The tax gap grew to $688 billion for 2021 according to the Internal Revenue Service (IRS). Headlines suggest that tax cheating is on the rise and that the IRS needs more resources to catch the growing number of tax cheats.
But, we have to place this new data in context to gain a more complete picture of trends over time in the collection of government revenue, rather than making a snap judgment based upon a snapshot.
Concerningly, this data point could be used to justify straddling tens of millions of people who use Venmo, CashApp, and PayPal to receive payments for goods or services with new income reporting and perhaps even a tax bill.
The IRS released tax gap projections for tax years 2020 and 2021. They found that the gross tax gap—comprised of non-filing of taxes, underreporting of taxes, and underpayment of taxes—increased to $688 billion in the tax year 2021–the largest shortfall ever.
- The total gap is up $138 billion for the three-year period ending in 2019.
- The total gap is $192 billion higher than the prior estimates for tax years 2014-2016.
- The net tax gap is projected to be $625 billion once late payments and IRS enforcement efforts—projected to generate an additional $63 billion—are complete.
IRS Commissioner Danny Werfel touted the need for more resources to support compliance:
With the help of Inflation Reduction Act funding, we are adding focus and resources to areas of compliance concern, including high-income and high-wealth individuals, partnerships and corporations. “These steps are urgent in many ways, including adding more fairness to the tax system, protecting those who pay their taxes and working to combat the tax gap.”
The IRA greenlighted $80 billion to beef up the IRS with 87,000 new agents. However, conservatives clawed back about $20 billion of that in the recent debt-ceiling deal.
With the new resources, the agency launched a new division to target high-income individuals and small businesses with more audits.
Something Doesn’t Add Up
The agency is blaming tax cheating for the increased tax gap, a narrative that advocates for a more powerful IRS will latch on to.
To be fair, everyone should pay their taxes and we don’t tolerate tax cheats. However, for the most part, most Americans actually pay their taxes and pay them on time. For the tax year 2020 and 2021, 85% of taxes were paid voluntarily and on time. That is in line with recent levels according to the IRS.
After late payments, audits, and other enforcement actions the overall compliance rate is projected to hold steady at 86.3%– relatively in line with recent levels.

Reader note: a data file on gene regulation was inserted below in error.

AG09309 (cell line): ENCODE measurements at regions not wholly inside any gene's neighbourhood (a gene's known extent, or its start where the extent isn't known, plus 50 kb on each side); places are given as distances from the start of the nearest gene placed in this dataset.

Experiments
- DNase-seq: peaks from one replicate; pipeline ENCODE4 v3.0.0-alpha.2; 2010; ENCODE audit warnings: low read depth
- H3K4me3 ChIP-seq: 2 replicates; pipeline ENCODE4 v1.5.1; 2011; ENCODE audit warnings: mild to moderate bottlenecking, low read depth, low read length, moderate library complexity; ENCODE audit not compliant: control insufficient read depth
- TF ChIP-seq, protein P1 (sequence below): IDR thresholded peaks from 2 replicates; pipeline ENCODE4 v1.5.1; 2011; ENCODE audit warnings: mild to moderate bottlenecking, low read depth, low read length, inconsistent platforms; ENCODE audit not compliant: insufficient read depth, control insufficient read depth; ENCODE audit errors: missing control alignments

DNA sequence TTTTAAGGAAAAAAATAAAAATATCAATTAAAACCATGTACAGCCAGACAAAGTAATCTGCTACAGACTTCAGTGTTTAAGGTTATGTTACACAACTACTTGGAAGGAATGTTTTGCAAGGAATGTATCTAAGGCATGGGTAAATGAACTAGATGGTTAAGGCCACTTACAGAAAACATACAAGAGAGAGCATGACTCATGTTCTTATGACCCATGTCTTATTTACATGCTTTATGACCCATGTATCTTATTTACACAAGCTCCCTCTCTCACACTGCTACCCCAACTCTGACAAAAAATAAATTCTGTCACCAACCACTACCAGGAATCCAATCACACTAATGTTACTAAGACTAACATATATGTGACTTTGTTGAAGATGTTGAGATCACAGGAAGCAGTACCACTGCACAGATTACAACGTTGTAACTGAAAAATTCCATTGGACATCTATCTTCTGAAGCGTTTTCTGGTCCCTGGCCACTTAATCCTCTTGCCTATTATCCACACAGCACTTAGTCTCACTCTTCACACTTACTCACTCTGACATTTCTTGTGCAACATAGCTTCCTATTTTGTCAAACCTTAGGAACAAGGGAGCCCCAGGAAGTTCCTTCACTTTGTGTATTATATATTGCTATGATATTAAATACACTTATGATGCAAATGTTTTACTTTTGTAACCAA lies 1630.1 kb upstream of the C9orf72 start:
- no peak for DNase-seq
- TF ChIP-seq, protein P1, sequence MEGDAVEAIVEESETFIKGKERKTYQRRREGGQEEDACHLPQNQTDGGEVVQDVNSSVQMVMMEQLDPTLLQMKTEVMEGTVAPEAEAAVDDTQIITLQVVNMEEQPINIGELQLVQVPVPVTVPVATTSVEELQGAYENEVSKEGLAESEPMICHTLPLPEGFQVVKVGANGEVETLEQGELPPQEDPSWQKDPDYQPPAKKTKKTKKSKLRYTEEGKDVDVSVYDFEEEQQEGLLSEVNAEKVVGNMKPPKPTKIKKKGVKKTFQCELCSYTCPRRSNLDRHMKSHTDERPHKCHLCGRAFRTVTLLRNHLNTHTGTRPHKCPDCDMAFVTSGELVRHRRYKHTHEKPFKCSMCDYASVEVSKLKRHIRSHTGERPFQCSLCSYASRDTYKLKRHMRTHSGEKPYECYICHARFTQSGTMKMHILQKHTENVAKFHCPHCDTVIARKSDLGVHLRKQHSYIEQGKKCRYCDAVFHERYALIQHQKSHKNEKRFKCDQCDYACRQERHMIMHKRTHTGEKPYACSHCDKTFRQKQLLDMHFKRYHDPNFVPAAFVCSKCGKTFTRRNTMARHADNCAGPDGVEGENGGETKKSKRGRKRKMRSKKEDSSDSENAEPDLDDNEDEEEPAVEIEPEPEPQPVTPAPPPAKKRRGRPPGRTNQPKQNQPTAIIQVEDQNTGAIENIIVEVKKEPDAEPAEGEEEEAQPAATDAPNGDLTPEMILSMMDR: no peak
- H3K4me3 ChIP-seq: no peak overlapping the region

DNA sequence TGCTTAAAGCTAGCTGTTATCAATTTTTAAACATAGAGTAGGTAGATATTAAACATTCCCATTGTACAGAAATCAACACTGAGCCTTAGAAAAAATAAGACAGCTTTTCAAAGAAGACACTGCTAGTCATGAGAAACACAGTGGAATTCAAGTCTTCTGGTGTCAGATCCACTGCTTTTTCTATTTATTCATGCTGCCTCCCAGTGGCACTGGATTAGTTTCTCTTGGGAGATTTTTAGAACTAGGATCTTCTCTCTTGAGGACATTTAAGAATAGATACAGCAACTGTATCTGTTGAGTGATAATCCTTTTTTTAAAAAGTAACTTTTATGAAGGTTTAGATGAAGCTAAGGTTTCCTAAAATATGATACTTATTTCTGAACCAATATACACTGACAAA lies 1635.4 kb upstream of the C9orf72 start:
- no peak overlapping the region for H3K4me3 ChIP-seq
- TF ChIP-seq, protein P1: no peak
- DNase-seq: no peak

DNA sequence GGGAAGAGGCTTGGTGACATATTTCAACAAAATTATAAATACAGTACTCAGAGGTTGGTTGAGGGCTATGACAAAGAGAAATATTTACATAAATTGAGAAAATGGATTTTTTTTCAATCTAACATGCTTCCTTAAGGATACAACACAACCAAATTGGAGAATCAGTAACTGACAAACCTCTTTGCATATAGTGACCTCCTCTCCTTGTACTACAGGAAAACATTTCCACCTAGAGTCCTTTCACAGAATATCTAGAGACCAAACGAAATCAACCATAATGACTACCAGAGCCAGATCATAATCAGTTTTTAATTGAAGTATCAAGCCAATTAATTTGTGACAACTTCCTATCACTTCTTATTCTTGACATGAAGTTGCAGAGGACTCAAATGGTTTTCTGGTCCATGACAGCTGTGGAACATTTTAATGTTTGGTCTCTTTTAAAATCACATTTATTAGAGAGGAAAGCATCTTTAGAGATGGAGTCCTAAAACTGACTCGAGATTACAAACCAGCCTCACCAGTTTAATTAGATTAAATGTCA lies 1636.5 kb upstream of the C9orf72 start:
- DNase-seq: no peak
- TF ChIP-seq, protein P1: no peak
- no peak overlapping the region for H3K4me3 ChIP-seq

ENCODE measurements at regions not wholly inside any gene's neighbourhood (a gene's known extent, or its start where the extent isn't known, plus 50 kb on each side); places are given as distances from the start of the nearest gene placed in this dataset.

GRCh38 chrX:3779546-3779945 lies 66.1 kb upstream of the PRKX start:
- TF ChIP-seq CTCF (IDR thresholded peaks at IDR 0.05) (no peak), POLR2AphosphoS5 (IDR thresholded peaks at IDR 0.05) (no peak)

So, if Americans are paying their taxes, why has the tax gap widened?
Chris Edwards at the Cato Institute explains that context matters:
… when compared to the size of the economy, the new estimate is not a significant jump. Despite much political rhetoric to the contrary, tax cheating is not a growing problem for the economy.
The dollar values of the tax gap have increased over time, but the gap is similar to previous estimates when compared to U.S. gross domestic product, as shown in the chart.
Edwards notes that not only is the U.S. tax gap stable, but it’s smaller than the average tax gap in Europe.
What This Means to Me
Increased tax enforcement is not just going to hit high-income households, but middle-income individuals and households may be audited, especially those that have small businesses or are entrepreneurs.
Many taxpayers of all income levels stand to be straddled with new tax reporting requirements as well due to policy changes under the Biden Administration.
Most people selling used items online have not had to report their income unless they were making a significant amount. Family members sending each other cash via Venmo or friends reimbursing each other for dinner and tickets through CashApp may also receive new tax paperwork for income reporting. In addition, those engaged in gig work face new reporting paperwork as well.
To fund stimulus checks and other benefits in the American Rescue Plan, President Biden and Democrats on Capitol Hill raised the reporting threshold to capture more online transactions for activities sending as selling items or gig work. Not all transactions should trigger the reporting requirement, but there is likely to be a lot of confusion as individuals receive 1099-K reporting forms from online platforms. We’ve written about it here.
The new reporting requirement was set to begin at the end of 2022 but the IRS delayed it for one year to avoid confusion.
The intent behind lowering the reporting threshold is to capture more gig economy income and online sales. Such a one-size-fits-all approach will inadvertently straddle regular people with red tape for activities that may not even be taxable such as selling used kids’ clothes or furniture, sending cash via Venmo, or engaging in online activities.
Republicans and Democrats agree that the reporting threshold must be raised to avoid saddling innocent Americans with unnecessary, burdens reporting and increased compliance costs. Unfortunately, reports from the IRS suggesting that tax cheating is on the rise may stymie those legitimate bipartisan efforts to give taxpayers relief.